Java Reference
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boolean result = idValue.matches("[0-9]{7}[JJ]");
if (!result) {
FacesMessage message = new FacesMessage();
.substring(component.getClientId().indexOf(":") + 1) +
" issue, please use the format XXXXXXXJJ");
context.addMessage(component.getClientId(), message);
// Set the component's valid attribute to false
((UIInput) component).setValid(false);
If the values passed into the validateUserId method do not match the regular expression pattern, then the
validation fails, and a message is displayed to the user. Now, let's take a look at bean validation to see how it differs from
the use of a JSF validator. Rather than implementing a separate validation method or class, an annotation is placed on
the property field of the bean that you want to validate. The following entity, org.javaee7.entity.Users , contains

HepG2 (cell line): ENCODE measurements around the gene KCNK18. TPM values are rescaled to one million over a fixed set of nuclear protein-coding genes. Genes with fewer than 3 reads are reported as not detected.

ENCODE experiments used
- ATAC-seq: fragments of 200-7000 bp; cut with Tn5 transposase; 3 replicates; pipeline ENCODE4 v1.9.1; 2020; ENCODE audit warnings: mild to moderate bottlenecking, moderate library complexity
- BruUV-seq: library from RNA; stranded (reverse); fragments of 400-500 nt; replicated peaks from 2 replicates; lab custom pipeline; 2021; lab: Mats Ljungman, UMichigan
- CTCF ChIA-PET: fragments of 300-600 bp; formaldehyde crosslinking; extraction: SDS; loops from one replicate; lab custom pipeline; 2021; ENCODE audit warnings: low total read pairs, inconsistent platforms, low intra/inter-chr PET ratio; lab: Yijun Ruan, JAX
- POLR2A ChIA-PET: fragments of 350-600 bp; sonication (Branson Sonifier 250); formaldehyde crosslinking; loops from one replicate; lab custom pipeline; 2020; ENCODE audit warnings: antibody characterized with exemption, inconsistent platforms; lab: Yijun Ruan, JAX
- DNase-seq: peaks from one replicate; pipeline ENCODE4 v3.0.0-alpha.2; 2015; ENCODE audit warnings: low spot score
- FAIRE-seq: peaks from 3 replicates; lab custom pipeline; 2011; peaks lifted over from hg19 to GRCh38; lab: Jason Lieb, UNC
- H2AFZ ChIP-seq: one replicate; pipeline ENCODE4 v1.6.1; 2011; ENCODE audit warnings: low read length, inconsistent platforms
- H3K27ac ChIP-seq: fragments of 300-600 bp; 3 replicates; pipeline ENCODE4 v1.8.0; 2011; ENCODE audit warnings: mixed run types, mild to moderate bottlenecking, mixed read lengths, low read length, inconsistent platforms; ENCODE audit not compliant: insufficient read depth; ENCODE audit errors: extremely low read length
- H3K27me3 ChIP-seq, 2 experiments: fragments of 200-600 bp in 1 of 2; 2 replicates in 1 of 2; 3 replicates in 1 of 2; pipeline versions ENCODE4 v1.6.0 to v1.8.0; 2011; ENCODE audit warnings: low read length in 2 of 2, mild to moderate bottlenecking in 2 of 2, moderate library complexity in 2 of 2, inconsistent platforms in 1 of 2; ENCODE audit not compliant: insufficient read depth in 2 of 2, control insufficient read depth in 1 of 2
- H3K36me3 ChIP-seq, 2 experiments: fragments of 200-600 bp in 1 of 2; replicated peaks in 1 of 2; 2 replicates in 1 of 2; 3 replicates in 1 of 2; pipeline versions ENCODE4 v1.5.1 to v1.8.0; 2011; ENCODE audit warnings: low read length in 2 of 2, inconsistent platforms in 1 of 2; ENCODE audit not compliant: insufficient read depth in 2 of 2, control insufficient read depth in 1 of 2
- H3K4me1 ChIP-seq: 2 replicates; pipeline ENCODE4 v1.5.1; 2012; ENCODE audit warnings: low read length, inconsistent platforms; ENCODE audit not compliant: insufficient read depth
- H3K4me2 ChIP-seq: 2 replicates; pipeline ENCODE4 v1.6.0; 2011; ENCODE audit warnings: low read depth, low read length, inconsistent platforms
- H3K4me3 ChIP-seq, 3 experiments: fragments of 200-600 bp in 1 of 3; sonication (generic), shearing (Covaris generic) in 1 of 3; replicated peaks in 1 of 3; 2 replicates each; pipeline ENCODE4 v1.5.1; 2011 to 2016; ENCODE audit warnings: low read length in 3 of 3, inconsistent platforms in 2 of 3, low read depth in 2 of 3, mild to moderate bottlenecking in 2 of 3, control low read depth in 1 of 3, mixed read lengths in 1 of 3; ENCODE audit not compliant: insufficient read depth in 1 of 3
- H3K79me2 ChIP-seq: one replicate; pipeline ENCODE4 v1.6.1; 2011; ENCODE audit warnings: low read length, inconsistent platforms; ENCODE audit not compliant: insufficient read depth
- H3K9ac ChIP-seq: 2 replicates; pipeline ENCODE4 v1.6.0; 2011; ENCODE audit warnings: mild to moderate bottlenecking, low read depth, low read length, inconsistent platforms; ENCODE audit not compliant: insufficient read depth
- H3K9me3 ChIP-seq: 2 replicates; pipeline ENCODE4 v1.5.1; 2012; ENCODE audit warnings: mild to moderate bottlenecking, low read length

bean validation constraint annotations on its fields. The same validation that is being utilized by the validateUserId
method in the previous code listing can be achieved using an @Pattern annotation.
public class Users implements Serializable {
@Basic(optional = false)
@GeneratedValue(strategy = GenerationType.AUTO)
@Column(name = "ID")
private BigDecimal id;
private String userId;
@Size(min=8, groups=Authentication.class)
private String username;
@Size(min=8, groups=Authentication.class)
private String password;
private String firstname;
private String lastname;
private String email;
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